I’m a plotter rather than a pantser, I’ve tried both, and planning ahead works best for me. I still find plenty of new material as I write, so I’m not against discovery writing at all. Writing with a plot in mind leaves less room for my story to go off on a tangent. With a firm backstory in place, even one readers don’t see, I avoid plot holes and stay focused on where I want the characters to end up.
There is still a lot of room for characters to wiggle out of the scenes I have in mind. They’re slippery lil buggers, I’ll give them that. With my outline as a guide and the backstory in mind, I have all the tools I need to corral their unruly tendencies.
Readers never have to know how close I came to going off the rails either. They don’t have to immediately know why X instead of Z happened. Even if the question nags at them as to why the story went left instead of right, they’ll understand eventually. That is the important thing, the backstory is for the author.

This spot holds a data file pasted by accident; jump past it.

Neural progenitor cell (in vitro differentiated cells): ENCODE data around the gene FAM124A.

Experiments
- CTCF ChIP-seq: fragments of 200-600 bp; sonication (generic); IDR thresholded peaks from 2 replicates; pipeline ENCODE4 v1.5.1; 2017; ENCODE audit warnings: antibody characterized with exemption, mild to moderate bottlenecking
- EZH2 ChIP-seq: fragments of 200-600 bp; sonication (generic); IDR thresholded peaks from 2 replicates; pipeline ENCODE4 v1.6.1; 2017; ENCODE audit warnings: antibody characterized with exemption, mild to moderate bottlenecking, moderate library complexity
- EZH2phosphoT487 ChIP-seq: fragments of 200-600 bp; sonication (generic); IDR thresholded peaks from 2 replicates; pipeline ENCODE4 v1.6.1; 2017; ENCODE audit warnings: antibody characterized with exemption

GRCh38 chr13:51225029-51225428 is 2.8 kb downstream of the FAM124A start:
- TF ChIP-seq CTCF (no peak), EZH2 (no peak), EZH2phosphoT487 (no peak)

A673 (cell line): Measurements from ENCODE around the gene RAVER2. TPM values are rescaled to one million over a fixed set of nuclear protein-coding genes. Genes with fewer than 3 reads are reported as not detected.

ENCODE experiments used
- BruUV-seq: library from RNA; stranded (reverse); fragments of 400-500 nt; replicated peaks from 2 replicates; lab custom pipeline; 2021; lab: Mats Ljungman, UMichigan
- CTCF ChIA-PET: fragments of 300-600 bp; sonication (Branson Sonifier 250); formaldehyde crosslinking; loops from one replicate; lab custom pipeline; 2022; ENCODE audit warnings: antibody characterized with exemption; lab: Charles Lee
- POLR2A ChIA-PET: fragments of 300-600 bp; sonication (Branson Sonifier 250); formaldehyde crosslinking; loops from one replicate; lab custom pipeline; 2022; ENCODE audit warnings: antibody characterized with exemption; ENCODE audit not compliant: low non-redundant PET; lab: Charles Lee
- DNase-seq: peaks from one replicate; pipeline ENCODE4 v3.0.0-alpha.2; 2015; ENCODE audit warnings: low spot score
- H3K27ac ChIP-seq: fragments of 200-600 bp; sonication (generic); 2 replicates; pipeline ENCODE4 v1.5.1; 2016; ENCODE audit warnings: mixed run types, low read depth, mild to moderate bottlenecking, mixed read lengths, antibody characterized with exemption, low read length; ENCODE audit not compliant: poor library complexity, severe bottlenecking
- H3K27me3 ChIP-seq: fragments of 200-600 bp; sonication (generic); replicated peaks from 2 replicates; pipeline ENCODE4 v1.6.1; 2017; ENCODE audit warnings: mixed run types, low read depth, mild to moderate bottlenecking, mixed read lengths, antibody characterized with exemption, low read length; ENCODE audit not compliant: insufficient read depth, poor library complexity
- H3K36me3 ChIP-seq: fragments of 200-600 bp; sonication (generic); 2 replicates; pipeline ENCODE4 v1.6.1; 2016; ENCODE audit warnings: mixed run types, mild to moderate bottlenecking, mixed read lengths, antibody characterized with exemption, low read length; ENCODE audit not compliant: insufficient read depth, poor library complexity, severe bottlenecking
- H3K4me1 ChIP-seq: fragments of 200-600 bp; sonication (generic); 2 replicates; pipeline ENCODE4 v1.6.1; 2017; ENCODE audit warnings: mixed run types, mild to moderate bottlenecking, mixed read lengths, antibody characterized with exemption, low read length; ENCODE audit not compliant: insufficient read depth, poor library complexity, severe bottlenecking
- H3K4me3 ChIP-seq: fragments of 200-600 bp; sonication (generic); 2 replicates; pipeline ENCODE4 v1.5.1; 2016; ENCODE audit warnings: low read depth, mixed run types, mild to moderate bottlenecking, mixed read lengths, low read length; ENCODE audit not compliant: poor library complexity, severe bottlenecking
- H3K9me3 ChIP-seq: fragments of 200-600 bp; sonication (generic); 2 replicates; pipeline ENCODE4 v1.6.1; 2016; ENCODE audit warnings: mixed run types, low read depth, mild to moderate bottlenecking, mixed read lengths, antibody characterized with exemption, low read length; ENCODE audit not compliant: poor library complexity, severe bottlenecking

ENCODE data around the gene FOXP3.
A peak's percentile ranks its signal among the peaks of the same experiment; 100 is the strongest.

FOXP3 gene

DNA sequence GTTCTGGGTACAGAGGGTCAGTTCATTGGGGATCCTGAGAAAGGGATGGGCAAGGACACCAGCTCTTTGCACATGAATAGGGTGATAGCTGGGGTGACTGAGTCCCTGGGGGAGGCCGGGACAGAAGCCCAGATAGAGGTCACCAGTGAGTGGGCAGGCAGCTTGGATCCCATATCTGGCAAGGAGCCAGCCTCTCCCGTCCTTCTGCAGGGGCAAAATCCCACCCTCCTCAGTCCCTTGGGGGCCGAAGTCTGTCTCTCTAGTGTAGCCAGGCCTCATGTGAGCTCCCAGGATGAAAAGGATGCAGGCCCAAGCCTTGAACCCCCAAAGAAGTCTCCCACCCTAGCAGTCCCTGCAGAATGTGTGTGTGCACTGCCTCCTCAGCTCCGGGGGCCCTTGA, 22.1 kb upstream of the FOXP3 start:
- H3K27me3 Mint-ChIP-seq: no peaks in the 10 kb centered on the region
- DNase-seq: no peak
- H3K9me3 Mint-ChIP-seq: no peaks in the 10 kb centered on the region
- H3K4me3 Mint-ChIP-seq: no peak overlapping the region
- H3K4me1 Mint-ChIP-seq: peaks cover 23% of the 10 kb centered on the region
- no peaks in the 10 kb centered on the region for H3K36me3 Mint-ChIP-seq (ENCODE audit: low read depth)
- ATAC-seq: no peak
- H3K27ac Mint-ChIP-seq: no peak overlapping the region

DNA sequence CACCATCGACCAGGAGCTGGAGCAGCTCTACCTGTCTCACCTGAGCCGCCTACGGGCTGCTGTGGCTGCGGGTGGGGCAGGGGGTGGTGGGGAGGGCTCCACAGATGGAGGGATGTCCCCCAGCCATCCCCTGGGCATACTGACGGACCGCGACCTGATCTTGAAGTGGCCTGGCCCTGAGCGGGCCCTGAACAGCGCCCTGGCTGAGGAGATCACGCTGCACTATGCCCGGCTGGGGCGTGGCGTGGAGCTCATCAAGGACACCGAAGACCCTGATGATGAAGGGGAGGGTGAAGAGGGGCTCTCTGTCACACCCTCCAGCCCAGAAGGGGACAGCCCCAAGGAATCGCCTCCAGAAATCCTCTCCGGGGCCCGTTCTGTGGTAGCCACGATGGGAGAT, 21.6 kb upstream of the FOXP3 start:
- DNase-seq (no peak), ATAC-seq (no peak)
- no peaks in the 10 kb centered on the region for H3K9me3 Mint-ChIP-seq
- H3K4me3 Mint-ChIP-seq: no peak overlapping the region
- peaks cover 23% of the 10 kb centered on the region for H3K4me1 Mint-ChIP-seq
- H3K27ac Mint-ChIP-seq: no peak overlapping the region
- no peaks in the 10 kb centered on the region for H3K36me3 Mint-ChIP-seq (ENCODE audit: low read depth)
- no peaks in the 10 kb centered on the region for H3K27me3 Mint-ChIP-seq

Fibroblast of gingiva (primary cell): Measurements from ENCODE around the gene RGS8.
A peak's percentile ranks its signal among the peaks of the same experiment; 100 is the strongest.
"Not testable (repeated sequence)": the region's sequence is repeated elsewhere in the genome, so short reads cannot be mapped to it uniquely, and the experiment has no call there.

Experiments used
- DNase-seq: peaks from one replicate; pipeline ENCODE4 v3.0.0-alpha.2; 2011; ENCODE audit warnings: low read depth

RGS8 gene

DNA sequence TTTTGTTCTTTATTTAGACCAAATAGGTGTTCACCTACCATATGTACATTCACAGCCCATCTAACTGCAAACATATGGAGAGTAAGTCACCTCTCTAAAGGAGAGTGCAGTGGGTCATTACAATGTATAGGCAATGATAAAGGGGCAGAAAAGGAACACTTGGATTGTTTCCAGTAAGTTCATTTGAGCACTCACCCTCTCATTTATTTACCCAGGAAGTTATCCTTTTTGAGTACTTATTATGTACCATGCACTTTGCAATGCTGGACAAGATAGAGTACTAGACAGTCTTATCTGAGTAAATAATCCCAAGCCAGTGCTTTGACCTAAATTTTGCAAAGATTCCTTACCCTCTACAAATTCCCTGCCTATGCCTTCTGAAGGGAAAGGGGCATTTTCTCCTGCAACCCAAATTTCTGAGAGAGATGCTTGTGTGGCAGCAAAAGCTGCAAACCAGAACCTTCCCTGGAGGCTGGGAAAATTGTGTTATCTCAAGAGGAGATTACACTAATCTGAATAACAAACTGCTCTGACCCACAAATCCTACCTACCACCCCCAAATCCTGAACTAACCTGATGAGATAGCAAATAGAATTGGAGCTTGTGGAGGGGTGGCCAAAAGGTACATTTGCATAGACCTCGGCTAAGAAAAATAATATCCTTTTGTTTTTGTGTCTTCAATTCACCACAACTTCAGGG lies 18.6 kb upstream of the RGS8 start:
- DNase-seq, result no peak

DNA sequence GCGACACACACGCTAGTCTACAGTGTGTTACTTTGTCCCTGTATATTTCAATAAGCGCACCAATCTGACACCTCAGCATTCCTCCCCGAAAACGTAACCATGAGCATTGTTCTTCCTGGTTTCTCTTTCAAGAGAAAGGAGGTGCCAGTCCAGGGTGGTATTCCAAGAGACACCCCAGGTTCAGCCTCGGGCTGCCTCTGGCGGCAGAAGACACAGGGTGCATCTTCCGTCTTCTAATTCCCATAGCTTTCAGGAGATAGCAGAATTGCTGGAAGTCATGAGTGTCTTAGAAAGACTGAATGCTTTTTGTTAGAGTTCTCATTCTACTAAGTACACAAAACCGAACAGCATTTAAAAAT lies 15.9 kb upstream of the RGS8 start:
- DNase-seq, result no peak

The reader may crave the backstory. If I’ve written the scenes well. Rest asured, I will dole it out to them over time. But giving them the whole picture at once not only overwhelms the reader. It slows the story and creates big chunks of information that doesn’t serve the story at the moment. In Fantastic America, magic waxes and wanes over long period of time. There is a great reason why, but readers don’t need to know it… Yet.
The best method I’ve found for giving the reader backstory is to let the characters uncover it, so the reader learns it at the same time. This enables the story to progress, the character and reader to learn, and highlights the emotions of the characters in a way the audience inherently identifies with. Win, win, win.